Staff shortages and emergency department overcrowding are the top challenges facing the health services, a survey conducted on behalf of Irish Pharmaceutical Healthcare Association (IPHA), has revealed.
The results are part of a major healthcare landscape survey by Ipsos MRBI for IPHA, which has been aimed at testing public attitudes to medical innovation and the health system.
Respondents surveyed were asked to name the two leading challenges faced by the health system in providing better care in the years ahead. Twenty three per cent said a lack of staff of doctors and nurses was the biggest challenge, followed by 22 per cent, who cited overcrowding and the trolley crisis.
Waiting times for procedures were selected by 17 per cent of people, followed by vested interests, bureaucracy and poor management, at 15 per cent. The responses were spontaneous, which means that no options were listed in the survey.
Exercise and fitness worried people the most when it came to their personal health, according to the survey, with 9 per cent saying it was the issue that most concerned them, followed by obesity, cancer, and mental health. Almost one-quarter said they were unsure what concerned them most about their health.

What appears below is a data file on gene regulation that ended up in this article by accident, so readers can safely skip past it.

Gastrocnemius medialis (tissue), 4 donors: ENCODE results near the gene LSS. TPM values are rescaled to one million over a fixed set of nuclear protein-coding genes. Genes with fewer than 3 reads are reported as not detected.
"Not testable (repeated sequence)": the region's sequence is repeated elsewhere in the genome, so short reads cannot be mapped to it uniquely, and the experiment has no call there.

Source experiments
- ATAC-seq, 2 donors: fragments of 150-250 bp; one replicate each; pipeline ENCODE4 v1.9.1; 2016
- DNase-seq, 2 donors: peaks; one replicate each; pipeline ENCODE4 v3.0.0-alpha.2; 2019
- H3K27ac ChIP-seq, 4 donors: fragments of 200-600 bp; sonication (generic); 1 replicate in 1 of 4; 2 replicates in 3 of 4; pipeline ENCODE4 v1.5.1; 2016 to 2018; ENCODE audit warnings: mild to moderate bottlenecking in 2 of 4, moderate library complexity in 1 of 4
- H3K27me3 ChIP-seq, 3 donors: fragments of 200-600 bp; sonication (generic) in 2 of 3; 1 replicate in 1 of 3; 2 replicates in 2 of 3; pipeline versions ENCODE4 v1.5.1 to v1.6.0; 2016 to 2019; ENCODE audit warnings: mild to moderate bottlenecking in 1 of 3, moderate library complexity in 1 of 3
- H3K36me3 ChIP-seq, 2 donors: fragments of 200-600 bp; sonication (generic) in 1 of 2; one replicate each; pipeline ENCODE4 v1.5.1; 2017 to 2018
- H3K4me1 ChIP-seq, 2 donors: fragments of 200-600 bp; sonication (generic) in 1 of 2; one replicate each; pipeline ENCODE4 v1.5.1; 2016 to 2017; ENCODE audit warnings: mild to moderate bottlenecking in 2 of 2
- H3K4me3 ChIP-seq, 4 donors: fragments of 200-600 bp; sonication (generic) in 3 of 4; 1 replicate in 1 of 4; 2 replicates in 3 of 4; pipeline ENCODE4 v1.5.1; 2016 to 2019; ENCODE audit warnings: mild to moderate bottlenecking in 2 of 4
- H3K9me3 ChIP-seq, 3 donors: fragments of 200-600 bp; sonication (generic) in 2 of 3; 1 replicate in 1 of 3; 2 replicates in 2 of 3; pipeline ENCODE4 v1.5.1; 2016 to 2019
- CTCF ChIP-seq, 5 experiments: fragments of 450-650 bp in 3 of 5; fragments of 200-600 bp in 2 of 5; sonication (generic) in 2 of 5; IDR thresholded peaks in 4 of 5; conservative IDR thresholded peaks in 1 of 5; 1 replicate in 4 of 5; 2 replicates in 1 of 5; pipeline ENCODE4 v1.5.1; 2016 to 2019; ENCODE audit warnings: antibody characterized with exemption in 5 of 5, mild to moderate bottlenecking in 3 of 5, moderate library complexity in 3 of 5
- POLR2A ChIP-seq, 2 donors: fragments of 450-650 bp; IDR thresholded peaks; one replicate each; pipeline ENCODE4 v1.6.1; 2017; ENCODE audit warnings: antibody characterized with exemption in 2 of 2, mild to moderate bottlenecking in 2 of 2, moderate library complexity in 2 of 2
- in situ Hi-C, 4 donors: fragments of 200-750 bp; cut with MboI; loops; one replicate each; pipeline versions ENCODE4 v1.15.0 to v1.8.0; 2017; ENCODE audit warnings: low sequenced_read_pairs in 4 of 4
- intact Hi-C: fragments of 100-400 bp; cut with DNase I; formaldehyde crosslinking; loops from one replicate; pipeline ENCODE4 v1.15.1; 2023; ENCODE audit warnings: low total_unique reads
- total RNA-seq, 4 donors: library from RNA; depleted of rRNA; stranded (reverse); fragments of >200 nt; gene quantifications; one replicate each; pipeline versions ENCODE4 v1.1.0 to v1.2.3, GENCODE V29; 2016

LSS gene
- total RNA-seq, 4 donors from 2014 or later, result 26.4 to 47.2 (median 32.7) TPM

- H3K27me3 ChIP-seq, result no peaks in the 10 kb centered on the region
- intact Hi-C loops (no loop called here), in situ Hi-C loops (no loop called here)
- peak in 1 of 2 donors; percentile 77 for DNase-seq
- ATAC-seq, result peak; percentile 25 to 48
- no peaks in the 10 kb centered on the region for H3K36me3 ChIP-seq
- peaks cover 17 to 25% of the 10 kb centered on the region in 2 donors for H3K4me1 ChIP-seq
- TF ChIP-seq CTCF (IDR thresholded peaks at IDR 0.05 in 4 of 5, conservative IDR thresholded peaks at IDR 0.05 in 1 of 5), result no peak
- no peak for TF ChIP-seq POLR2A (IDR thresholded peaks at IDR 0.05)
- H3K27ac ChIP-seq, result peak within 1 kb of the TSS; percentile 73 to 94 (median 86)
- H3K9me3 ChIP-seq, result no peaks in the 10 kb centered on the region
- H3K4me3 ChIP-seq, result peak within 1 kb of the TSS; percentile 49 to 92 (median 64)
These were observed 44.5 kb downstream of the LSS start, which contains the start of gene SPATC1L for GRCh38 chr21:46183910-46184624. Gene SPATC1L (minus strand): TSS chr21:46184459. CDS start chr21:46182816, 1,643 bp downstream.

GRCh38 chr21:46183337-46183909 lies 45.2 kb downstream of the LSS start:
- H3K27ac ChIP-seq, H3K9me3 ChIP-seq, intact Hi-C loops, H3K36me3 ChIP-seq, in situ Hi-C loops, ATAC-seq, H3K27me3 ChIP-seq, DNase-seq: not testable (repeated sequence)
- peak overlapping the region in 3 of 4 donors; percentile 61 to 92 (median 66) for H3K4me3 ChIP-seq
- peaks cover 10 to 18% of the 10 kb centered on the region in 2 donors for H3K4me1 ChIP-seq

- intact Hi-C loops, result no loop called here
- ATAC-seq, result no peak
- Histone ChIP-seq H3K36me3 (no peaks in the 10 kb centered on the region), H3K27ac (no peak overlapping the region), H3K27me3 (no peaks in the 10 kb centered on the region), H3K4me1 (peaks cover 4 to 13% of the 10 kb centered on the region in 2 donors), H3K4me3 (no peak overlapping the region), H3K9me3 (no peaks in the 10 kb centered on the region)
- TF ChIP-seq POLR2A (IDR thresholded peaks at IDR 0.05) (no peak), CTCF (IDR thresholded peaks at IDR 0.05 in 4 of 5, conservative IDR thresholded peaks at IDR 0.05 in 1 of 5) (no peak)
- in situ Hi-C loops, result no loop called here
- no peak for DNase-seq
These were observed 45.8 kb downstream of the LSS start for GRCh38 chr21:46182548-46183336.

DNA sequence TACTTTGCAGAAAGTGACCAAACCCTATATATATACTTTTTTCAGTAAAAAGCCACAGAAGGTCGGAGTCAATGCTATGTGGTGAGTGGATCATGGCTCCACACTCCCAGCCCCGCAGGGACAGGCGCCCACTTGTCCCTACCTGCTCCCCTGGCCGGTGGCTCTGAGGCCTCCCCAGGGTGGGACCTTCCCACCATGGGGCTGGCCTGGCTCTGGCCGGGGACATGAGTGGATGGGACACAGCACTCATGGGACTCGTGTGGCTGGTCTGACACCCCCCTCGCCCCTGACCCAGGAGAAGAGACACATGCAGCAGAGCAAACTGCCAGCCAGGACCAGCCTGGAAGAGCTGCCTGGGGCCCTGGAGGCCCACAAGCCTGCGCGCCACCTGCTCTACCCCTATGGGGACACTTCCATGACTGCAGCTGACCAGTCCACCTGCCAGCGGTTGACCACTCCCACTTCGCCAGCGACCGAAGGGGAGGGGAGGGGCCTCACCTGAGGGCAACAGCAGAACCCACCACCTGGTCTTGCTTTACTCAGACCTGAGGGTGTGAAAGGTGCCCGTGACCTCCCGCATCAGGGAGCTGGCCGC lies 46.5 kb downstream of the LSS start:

The survey has revealed a strong public appetite for the timely availability of innovative medicines in the health system, nine out of 10 people believe Irish patients should have access to the same range of medicines as other western European countries.
Oliver O’Connor, IPHA CEO, said the survey was an important gauge of perceptions about our health services, as well as the role of pharmaceutical innovators in delivering improved health outcomes.
“As an industry, we remain focused on what we can and should deliver for patients, in partnership with the Government. This should be our pledge to patients: that we will, together, deliver the best medical innovation for their care. The survey captures the expectations of the public that the best treatments be made available here as fast as other peer countries in Europe. If we are to invest in innovation, then it follows that we should make the medicines that emerge from that process available to patients quickly. That is the premise of the ‘Manifesto for Better Health’ – the link between access and innovation,” said Mr O’Connor.
In the ‘Manifesto for Better Health’, the industry urged that Ireland be in the top seven countries in the EU-28 for speed of access to innovative medicines. The Government’s National Cancer Strategy aims to place Ireland in the top quartile of European countries for cancer survival in the next decade.